Establish a calendar of activity for attracting people to the webinar before the event and attracting people to your archived content on a continual basis after the event. If you have budget, paid promotion can help expand your reach and speed up the growth of your webinar series. The overwhelming majority of webinar registrants are sourced from email marketing (once again see 'Use The Webinar As A Vehicle For List-Building') so you should plan to drip your registration announcements out via email in a logical frequency to targeted audiences. Here are few other ways to brag without breaking the bank:
- Cross promotion with other company events/activities
- Company social media channels (how you use each channel should be slightly different)
- Social sharing from your executives & team members
- Email follow-up campaigns (automation)
- Website events calendar
- Facebook events
- LinkedIn groups
- Write a blog summarizing the event
- Video snippets
- Press release
#6 - You Will Fail To Project A Professional Image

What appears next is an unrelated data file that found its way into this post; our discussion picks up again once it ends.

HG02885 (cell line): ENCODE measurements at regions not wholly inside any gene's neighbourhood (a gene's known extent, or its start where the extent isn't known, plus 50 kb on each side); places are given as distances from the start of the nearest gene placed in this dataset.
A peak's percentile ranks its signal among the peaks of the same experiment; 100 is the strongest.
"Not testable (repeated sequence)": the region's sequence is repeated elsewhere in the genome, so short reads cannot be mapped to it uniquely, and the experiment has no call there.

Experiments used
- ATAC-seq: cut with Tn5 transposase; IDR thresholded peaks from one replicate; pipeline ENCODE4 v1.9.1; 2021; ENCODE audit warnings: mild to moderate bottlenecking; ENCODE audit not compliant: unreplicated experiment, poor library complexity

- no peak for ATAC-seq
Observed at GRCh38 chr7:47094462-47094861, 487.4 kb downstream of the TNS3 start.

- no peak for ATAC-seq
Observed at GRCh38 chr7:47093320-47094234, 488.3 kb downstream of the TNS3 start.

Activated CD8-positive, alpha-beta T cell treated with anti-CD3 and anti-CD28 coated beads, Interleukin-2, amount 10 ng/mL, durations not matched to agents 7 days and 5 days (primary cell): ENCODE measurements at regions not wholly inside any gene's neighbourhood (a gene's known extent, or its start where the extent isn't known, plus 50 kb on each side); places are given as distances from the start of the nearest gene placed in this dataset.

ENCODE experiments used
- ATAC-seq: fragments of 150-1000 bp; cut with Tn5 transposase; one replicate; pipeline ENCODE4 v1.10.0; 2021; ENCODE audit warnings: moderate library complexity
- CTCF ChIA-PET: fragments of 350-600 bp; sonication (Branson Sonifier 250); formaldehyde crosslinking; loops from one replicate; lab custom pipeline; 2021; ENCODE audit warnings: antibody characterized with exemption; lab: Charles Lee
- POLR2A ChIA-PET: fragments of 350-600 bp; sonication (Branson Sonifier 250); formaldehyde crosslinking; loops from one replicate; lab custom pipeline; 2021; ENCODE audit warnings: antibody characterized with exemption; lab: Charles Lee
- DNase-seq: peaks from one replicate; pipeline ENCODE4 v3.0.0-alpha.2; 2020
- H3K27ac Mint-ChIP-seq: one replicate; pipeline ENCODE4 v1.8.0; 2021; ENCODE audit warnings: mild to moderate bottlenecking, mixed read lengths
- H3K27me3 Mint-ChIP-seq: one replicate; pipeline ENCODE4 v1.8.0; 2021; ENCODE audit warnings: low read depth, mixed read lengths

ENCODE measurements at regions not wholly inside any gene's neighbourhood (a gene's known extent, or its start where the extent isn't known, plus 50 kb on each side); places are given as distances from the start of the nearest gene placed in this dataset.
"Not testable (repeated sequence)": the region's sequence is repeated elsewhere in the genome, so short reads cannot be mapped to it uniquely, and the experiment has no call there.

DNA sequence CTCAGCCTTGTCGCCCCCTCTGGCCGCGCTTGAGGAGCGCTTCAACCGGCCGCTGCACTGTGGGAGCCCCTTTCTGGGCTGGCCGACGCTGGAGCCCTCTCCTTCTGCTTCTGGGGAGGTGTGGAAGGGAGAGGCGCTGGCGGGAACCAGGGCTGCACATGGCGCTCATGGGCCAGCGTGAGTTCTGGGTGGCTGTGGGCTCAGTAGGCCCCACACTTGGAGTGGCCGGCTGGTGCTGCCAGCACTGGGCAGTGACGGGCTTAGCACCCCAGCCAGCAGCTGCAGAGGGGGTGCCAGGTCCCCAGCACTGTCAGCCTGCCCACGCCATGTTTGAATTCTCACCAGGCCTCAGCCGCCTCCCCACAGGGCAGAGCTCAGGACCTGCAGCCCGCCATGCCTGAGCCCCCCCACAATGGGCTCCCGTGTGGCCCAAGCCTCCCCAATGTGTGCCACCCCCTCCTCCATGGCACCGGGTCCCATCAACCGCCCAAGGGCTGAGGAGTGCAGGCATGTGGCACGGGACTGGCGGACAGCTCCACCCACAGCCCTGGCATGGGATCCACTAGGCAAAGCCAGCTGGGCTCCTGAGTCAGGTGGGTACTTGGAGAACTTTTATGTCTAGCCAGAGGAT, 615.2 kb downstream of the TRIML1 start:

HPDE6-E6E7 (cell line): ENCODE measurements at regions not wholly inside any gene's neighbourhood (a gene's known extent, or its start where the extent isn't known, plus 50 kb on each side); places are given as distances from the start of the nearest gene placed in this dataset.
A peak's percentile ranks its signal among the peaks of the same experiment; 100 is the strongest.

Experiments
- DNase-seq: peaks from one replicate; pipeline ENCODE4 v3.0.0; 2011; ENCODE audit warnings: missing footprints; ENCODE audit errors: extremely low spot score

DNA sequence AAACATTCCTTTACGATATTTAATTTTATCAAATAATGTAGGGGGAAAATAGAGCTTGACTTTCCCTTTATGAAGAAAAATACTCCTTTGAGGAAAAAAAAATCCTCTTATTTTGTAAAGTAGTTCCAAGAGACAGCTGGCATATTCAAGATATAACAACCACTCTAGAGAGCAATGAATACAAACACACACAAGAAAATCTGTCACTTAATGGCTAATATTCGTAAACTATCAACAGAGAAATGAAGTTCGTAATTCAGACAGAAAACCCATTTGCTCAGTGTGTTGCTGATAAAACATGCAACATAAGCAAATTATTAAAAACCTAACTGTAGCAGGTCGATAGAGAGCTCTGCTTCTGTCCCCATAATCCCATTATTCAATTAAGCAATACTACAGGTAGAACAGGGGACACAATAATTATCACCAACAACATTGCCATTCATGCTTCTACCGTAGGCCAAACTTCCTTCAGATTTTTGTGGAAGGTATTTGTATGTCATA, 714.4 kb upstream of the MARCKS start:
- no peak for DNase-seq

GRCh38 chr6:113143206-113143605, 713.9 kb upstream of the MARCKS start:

In many areas of consulting, especially technology consulting, you are often asking a prospect to jump into a large systems implementation or advisory contract without any real first-hand knowledge of how you conduct business. Webinars help provide that warm and fuzzy feeling for a prospect that they are making the right decision and shorten a sales cycle. Because this type of impression is so important, you can't screw it up! Unfortunately many of you will fail in this area because you won't take preparation seriously.
Lack of preparation will come out on the the day of the webinar when you fumble through the technology, have audio issues, panelists disappear, slides don't build properly (or are just ugly), the delivery is poor, or no questions are posed during Q&A. Don't expect a prospect to devote 45 minutes of their valuable time to and event that you spent 30-45 minutes preparing. Conduct your due diligence with kick-off meetings, building professional a registration portal, writing moderator scripts, content preparation sessions, and dry-run rehearsals.